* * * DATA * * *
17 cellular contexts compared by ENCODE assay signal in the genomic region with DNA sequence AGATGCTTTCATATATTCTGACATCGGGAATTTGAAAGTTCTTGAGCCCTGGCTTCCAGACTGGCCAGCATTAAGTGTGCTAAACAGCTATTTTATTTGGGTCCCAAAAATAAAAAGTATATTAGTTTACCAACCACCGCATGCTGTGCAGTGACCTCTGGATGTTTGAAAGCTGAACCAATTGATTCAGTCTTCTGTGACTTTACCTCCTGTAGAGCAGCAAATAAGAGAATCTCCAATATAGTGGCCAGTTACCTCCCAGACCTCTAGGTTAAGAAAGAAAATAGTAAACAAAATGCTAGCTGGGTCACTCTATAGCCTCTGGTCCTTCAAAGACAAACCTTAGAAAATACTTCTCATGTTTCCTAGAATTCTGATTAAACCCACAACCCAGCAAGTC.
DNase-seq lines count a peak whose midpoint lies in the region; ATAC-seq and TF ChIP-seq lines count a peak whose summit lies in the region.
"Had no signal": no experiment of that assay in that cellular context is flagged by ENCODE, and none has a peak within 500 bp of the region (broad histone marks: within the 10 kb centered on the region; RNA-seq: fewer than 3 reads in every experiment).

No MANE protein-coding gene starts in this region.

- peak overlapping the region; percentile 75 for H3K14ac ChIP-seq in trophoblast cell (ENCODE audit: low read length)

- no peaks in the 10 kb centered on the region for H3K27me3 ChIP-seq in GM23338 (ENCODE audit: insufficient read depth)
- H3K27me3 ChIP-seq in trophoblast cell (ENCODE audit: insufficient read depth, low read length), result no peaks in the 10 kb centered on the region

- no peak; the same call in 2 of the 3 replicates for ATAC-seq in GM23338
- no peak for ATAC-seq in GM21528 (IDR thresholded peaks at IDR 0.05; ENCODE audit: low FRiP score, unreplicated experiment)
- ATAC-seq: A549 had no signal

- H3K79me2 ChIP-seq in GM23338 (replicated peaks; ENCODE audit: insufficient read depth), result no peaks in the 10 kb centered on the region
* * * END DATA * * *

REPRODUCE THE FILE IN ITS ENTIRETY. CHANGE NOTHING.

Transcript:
17 cellular contexts compared by ENCODE assay signal in the genomic region with DNA sequence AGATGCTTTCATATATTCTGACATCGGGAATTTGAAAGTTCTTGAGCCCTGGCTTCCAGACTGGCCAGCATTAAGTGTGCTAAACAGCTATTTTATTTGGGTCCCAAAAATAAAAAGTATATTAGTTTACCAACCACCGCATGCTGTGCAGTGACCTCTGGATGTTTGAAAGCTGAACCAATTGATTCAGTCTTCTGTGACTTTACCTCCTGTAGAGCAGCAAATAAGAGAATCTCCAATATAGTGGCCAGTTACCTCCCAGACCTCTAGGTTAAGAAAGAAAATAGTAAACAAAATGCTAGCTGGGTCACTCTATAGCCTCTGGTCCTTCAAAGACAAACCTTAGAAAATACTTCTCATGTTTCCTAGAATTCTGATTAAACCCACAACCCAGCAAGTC.
DNase-seq lines count a peak whose midpoint lies in the region; ATAC-seq and TF ChIP-seq lines count a peak whose summit lies in the region.
"Had no signal": no experiment of that assay in that cellular context is flagged by ENCODE, and none has a peak within 500 bp of the region (broad histone marks: within the 10 kb centered on the region; RNA-seq: fewer than 3 reads in every experiment).

No MANE protein-coding gene starts in this region.

- peak overlapping the region; percentile 75 for H3K14ac ChIP-seq in trophoblast cell (ENCODE audit: low read length)

- no peaks in the 10 kb centered on the region for H3K27me3 ChIP-seq in GM23338 (ENCODE audit: insufficient read depth)
- H3K27me3 ChIP-seq in trophoblast cell (ENCODE audit: insufficient read depth, low read length), result no peaks in the 10 kb centered on the region

- no peak; the same call in 2 of the 3 replicates for ATAC-seq in GM23338
- no peak for ATAC-seq in GM21528 (IDR thresholded peaks at IDR 0.05; ENCODE audit: low FRiP score, unreplicated experiment)
- ATAC-seq: A549 had no signal

- H3K79me2 ChIP-seq in GM23338 (replicated peaks; ENCODE audit: insufficient read depth), result no peaks in the 10 kb centered on the region